On August 14, 2013, the United States Department of Justice (DOJ) filed a Statement of Interest in Wilbur v. City of Mt. Vernon, a case in the United States District Court for the Western District of Washington involving potential violations of misdemeanor defendants’ Sixth Amendment right to counsel. Citing the Constitution Project’s report Justice Denied: America’s Continuing Neglect of our Constitutional Right to Counsel, the Statement of Interest noted, “The United States has an interest in ensuring that all jurisdictions – federal, state, and local – are fulfilling their obligation under the Constitution to provide effective assistance of counsel to individuals facing criminal charges who cannot afford an attorney, as required by Gideon v. Wainwright.”
The Constitution Project (TCP) applauds the DOJ’s leadership in intervening in this case. While the DOJ did not take a position on whether defendants’ right to counsel were, in fact, violated by the two cities named in the suit, Mount Vernon and Burlington, it did assert that the court had the authority to issue an injunction against the cities that could include naming an independent monitor to ensure compliance with these constitutional obligations.
Perhaps even more encouraging to TCP and our allies, the Statement of Interest called on the court to include caseload limits as a measure of compliance, but added “a public defender must have the authority to decline appointments over the caseload limit [and] caseload limits are no replacement for a careful analysis of a public defender’s workload, a concept that takes into account all of the factors affecting a public defender’s ability to adequately represent clients, such as the complexity of cases on a defender’s docket, the defender’s skill and experience, the support services available to the defender, and the defender’s other duties.”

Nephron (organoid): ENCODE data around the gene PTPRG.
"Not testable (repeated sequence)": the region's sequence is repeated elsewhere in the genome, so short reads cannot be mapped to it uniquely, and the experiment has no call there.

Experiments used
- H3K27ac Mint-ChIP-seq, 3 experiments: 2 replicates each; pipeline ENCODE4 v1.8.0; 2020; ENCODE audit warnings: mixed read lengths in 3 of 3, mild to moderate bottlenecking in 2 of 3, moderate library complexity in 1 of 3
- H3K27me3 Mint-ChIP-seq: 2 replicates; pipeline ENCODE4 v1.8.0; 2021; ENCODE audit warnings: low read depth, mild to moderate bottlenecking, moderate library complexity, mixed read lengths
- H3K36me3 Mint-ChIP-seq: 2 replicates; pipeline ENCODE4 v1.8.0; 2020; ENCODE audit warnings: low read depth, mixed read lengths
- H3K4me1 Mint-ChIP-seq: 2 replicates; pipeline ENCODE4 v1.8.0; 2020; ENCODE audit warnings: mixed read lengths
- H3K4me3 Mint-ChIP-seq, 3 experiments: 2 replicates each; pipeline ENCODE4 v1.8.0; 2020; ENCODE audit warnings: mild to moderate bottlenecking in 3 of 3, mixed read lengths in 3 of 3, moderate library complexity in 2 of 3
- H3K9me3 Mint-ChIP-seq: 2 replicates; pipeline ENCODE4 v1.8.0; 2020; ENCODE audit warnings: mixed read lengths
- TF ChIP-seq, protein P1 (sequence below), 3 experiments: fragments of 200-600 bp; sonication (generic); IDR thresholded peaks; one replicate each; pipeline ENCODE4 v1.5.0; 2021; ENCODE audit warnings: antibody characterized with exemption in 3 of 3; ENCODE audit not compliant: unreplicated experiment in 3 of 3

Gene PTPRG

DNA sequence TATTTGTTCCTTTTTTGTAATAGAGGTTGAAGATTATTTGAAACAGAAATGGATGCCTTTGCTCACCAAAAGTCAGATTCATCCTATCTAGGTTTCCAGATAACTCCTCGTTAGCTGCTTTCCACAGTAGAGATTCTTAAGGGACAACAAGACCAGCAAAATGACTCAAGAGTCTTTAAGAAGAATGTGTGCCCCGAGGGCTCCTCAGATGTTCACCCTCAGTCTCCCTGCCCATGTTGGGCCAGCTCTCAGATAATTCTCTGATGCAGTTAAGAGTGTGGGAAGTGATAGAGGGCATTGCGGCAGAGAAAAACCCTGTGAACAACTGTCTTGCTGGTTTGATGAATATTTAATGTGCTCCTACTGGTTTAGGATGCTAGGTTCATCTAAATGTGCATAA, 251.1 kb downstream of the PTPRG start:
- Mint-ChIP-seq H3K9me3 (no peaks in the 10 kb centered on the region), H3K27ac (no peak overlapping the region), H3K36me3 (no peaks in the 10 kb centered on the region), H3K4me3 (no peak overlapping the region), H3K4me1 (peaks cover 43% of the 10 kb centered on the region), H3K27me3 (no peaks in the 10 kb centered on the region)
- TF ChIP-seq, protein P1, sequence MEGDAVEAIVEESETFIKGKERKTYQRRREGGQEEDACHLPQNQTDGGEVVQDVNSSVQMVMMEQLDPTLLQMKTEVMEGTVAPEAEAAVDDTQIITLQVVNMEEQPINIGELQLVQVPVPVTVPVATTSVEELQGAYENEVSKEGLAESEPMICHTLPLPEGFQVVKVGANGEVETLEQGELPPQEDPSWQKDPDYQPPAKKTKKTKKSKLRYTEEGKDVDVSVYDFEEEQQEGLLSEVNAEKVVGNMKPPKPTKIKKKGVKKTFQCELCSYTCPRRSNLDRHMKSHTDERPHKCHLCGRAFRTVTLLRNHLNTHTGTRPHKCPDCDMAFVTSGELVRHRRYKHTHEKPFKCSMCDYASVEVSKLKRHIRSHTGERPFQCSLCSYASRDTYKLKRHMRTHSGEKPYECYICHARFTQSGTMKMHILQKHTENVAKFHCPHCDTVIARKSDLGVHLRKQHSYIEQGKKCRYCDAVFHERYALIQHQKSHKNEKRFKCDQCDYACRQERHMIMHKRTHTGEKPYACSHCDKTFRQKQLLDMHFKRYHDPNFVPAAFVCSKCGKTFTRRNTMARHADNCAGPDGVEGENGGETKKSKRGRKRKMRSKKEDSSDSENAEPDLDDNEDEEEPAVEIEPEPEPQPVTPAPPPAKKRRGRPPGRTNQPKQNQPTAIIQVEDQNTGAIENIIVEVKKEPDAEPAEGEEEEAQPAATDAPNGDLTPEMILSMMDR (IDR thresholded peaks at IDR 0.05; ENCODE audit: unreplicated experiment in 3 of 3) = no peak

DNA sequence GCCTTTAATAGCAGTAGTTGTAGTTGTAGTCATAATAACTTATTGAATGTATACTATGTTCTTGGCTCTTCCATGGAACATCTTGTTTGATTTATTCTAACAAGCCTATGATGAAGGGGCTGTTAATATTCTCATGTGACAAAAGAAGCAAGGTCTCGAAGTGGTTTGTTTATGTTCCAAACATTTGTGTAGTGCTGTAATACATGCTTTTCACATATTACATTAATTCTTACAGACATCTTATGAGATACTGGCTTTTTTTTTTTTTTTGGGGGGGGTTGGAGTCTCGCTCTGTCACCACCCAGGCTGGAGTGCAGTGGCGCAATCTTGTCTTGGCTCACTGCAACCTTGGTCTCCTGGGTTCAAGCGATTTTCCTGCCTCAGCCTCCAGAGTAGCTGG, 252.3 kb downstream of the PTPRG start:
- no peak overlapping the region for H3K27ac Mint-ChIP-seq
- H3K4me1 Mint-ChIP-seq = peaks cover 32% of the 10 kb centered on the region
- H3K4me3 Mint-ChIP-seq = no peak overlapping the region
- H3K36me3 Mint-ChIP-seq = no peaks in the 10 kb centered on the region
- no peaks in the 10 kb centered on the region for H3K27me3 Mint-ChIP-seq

This recognition by DOJ of the myriad factors that affect the quality of indigent defense is only the most recent in a series of positive developments. Attorney General Holder recently noted, “despite the undeniable progress our nation has witnessed over the last half century – America’s indigent defense systems continue to exist in a state of crisis,” and “in some places – do little more than process people in and out of our courts.” Both in the Attorney General’s speech and in the Statement of Interest, there was an appreciation that a chronic lack of resources and staggering caseloads have left indigent defense programs in states and localities across the country in a state of crisis.
The Constitution Project is gratified that the DOJ has demonstrated strong leadership with this Statement of Interest. Efforts to combat the shortfalls in indigent defense have gained some momentum in recent years, but without federal oversight, indigent defense programs across the country will undoubtedly remain in a state of crisis.